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U.S. Oil Prices Once Again Causing Concern

After retreating more than $1, U.S. oil prices are once again considered to be a burden for consumers. Oil is currently more than $100 per barrel and economists fear that this combined with other economic factors could force the global economy right into recession.

IEA is said to be keeping a close watch on oil prices although it is not currently known whether or not the agency will release an emergency share of oil stocks. Oil futures reached their highest peak since May this past month and crude prices reached almost $118 per barrel. As they typically do however, these prices fell just a bit after the official comment released by the IEA.

Some cause for concern is the Iran sanctions amendment to the National Defense Authorization Act of 2012 which grants only 20 countries exemptions from receiving highly reduced Iranian oil. Among these countries are India, Japan, South Korea and China. Whether or not those exemptions are going to be renewed has not yet been determined. The U.S. government could very well tighten its sanctions against Japan as well as China, South Korea and India while also pleading with the SPR to lower prices. In effect, those watching these numbers carefully are simply waiting for the worst to happen.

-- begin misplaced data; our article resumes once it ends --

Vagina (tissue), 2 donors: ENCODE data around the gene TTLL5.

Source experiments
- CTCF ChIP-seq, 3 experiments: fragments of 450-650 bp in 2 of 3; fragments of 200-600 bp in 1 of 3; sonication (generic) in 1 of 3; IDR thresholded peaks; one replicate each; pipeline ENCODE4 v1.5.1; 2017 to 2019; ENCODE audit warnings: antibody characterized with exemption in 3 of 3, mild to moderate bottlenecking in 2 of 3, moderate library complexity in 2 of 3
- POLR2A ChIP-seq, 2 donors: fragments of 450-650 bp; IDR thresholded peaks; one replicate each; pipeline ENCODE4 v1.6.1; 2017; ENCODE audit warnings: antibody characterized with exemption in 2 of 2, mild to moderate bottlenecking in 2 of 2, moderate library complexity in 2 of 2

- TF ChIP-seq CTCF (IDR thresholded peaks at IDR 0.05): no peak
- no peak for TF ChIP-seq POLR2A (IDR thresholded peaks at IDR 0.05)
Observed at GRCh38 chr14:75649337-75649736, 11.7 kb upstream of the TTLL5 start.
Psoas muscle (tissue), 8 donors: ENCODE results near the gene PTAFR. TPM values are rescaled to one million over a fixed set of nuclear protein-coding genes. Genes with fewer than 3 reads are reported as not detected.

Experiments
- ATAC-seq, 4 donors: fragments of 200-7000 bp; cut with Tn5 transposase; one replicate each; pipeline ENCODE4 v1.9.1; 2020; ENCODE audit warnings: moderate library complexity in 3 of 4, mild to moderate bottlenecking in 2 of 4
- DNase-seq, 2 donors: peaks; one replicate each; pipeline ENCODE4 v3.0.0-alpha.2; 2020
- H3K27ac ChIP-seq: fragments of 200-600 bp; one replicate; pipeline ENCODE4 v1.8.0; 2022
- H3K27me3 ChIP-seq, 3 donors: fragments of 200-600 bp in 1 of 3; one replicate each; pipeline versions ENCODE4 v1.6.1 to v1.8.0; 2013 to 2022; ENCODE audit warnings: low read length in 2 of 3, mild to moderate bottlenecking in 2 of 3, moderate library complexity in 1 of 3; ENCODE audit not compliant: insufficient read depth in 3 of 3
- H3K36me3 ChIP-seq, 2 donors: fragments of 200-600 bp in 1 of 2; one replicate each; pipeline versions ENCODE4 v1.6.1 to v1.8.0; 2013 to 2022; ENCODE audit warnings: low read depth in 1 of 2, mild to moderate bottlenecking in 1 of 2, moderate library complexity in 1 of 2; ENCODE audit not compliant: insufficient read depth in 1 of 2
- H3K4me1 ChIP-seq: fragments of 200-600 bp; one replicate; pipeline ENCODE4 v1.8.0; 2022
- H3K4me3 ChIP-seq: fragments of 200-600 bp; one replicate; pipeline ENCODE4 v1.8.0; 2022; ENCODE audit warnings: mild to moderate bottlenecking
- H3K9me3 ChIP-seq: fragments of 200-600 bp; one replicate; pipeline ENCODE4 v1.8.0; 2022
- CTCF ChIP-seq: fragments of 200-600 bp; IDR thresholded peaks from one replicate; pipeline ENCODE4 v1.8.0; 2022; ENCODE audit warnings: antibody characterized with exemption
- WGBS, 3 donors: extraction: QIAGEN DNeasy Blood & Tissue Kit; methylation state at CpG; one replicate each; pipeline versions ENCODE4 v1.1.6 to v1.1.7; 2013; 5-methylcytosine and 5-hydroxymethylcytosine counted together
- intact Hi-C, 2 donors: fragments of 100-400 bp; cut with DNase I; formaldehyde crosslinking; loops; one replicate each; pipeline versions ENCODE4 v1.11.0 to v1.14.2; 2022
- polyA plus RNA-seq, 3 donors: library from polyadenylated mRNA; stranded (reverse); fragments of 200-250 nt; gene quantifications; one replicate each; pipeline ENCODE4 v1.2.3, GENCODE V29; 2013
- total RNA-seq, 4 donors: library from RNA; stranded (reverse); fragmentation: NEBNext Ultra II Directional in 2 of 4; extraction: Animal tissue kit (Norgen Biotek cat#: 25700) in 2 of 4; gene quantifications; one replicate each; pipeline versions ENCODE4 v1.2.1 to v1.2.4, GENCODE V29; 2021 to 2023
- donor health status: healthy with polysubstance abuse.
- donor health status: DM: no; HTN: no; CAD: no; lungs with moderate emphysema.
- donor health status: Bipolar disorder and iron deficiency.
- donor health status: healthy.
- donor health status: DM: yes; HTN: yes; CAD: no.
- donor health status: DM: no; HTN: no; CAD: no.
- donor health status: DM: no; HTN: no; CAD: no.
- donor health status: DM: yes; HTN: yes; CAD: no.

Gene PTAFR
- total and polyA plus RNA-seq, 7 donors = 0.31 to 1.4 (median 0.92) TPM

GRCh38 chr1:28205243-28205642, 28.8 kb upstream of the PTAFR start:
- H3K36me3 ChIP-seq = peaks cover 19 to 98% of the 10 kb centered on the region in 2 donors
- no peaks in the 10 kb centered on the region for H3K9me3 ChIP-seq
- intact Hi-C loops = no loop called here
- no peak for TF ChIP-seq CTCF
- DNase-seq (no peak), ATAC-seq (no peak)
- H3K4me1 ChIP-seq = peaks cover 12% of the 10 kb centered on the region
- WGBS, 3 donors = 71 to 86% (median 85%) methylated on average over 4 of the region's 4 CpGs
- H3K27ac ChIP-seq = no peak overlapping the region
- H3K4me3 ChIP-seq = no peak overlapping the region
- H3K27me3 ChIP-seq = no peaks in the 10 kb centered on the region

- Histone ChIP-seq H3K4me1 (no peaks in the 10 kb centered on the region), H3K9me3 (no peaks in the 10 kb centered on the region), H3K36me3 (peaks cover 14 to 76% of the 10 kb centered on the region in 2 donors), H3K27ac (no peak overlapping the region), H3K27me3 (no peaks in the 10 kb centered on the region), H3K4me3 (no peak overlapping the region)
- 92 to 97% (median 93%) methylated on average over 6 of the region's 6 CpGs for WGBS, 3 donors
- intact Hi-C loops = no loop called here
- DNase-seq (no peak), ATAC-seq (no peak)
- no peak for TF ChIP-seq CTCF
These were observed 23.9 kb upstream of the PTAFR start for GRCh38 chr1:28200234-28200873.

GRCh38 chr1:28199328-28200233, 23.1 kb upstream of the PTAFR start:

With the increased tensions through various Muslim countries, this could grow much worse before it gets better. Traders are actively watching the developments in that area of the world in spite of the protests and violent activities currently happening in Yemen, Egypt, Sudan and other regions of the Middle East and Northern Africa. Many economists are fully expecting an action on crude oil prices to happen any day. Most are apprehensive of just what will happen and how that action is going to further affect the economy in the U.S. and on a more global scale.

14.09.2012. 17:00